Outstanding Student Presentation Award at 2016 SSA Meeting

Wednesday, May 25, 2016

New Mexico Tech PhD student Emily Morton was selected to receive the outstanding student presentation award at the 2016 Annual Meeting of the Seismological Society of America. The meeting was held in Reno, NV, in April and had over 625 presentations. Emily's presentation can be viewed here on the members-only section of the SSA website, and her abstract can be viewed below:


Session: Multidisciplinary Studies of Earthquakes - Slow, Fast, and In Between: A Broad Range of Fault Behavior in Space and Time


CASCADIA SEISMOGENIC ZONE EARTHQUAKE DETECTION AND LOCATION
MORTON, E. A., New Mexico Tech, Socorro, NM, USA, emorton@nmt.edu; BILEK, S. L., New Mexico Tech, Socorro, NM, USA, sbilek@nmt.edu; ROWE, C. A., Los Alamos National Laboratory, Los Alamos, NM, USA, char@lanl.gov
The Cascadia Subduction Zone (CSZ) produces regularly observed episodic tremor and slip (ETS) behavior and geologic evidence indicates past great earthquakes have occurred along the margin. With the absence of a historically observed great earthquake, small and moderate magnitude earthquakes are needed to infer fault zone conditions, but the CSZ is notable for its dearth of such events. The seismogenic zone appears to reside primarily offshore; therefore the paucity of observed small, interplate earthquakes may arise partly from the use of only on-land seismometers, far from the earthquake sources. The Cascadia Initiative (CI) community seismic experiment includes ocean bottom seismometers (OBS) deployed directly above the presumed locked seismogenic zone, in addition to land seismometers. We use the CI dataset to search for small magnitude interplate earthquakes previously undetected by the on-land sensors.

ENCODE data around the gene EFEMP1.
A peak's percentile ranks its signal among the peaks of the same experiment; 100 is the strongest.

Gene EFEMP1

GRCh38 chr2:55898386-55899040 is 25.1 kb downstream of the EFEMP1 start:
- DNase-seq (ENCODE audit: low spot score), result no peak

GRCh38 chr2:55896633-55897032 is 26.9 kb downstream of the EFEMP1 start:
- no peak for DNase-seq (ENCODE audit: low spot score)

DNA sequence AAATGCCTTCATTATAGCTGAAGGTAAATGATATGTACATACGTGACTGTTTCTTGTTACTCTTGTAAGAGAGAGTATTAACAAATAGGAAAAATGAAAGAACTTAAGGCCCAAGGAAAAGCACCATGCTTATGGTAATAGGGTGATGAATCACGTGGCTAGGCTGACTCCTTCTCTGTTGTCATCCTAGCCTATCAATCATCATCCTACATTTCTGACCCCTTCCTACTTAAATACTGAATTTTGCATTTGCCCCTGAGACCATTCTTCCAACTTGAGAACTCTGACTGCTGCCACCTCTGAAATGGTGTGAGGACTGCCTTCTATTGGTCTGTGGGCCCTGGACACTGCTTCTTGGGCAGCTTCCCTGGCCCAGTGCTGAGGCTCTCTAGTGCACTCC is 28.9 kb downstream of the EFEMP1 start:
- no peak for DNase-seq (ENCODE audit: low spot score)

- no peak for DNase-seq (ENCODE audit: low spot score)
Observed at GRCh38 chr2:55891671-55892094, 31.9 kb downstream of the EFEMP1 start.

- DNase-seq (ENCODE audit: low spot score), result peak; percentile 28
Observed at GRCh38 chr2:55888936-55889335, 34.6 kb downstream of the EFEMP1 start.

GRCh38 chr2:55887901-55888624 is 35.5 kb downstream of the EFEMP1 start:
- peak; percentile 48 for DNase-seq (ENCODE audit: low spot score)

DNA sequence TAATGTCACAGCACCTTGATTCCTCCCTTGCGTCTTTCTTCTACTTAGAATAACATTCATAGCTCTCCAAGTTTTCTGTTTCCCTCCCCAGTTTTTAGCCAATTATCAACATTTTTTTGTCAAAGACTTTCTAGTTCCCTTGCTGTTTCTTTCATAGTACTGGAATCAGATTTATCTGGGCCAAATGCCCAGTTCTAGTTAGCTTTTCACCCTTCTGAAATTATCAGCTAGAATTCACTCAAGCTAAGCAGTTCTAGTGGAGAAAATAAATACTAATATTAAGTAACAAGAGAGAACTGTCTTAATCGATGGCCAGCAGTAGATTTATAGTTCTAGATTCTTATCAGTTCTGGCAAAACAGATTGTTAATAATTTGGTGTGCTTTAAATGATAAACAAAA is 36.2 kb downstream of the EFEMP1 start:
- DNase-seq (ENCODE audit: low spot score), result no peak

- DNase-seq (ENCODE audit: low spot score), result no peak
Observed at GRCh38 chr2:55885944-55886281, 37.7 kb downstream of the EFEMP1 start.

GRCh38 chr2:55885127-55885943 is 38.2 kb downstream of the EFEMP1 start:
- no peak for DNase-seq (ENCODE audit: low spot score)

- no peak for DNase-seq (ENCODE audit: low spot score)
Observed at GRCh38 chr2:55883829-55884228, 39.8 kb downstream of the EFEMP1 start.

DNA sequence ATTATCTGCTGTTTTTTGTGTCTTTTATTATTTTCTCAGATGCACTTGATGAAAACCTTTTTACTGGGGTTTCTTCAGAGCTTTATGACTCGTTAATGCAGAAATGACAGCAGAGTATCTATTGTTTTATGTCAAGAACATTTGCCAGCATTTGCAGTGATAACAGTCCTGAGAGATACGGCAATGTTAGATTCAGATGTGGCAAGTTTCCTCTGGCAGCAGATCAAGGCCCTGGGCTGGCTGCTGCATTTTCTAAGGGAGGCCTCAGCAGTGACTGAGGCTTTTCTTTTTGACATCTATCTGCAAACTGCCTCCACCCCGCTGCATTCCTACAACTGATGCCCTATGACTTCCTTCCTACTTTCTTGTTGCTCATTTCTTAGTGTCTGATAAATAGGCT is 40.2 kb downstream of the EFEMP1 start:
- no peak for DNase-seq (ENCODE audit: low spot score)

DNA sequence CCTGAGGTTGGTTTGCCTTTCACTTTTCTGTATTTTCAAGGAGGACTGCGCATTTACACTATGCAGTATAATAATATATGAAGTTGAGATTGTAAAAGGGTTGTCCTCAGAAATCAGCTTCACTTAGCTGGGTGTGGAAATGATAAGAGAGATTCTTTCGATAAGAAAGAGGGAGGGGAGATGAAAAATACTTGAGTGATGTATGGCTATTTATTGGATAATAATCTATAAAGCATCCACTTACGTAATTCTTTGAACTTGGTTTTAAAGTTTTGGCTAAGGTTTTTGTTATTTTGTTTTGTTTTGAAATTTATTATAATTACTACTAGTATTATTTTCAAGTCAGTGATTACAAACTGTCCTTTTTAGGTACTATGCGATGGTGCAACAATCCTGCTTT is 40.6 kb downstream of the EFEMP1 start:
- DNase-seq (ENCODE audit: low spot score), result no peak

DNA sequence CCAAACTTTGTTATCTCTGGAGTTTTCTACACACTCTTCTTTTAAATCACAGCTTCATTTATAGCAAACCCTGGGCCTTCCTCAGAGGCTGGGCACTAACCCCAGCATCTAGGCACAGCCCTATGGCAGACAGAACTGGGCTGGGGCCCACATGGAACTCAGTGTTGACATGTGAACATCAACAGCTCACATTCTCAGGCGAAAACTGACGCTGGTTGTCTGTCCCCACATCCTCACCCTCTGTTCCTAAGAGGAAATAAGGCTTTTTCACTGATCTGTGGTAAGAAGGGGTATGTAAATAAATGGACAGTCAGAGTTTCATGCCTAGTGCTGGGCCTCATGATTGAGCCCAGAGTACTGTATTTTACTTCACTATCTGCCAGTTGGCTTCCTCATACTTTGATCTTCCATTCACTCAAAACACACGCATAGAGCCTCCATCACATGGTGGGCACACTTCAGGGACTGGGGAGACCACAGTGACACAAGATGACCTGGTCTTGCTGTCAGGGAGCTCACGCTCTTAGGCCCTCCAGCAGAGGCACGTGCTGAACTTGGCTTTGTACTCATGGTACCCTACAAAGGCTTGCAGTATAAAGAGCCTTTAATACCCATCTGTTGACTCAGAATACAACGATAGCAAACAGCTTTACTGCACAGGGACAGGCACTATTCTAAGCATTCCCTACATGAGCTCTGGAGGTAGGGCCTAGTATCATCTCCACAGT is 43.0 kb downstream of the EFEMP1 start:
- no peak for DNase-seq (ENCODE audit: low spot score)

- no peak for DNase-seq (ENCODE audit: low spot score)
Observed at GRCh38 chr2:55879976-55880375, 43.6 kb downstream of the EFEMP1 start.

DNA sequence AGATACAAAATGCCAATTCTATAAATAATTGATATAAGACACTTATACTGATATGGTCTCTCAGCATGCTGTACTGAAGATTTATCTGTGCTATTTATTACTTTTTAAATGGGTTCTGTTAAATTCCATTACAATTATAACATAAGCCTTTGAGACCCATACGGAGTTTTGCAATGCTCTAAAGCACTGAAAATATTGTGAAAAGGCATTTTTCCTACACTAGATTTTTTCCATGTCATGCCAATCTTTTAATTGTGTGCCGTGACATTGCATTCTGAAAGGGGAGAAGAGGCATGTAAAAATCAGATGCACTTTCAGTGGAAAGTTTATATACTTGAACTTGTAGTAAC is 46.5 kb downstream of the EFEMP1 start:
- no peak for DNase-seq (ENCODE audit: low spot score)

Within the first year of CI waveforms, we select a subset of M0.1-3.7 earthquakes from existing earthquake catalogs, whose preliminary locations and depths suggest that they occurred on the plate interface. We create templates to build a subspace detector by windowing waveforms around the arrival times for these events on CI OBS and land seismometers. Our initial efforts targeted a known cluster of repeating events off the coast of central Oregon, yielding 293 unique detections. Eighty-six are well located, most of which occur in the vicinity of the targeted cluster. Here we present detections and locations for the first year of CI deployment. Ongoing efforts will include continuing detection and location along the margin during CI deployment. Future plans include source parameter analysis of events along the margin for fault zone characterization.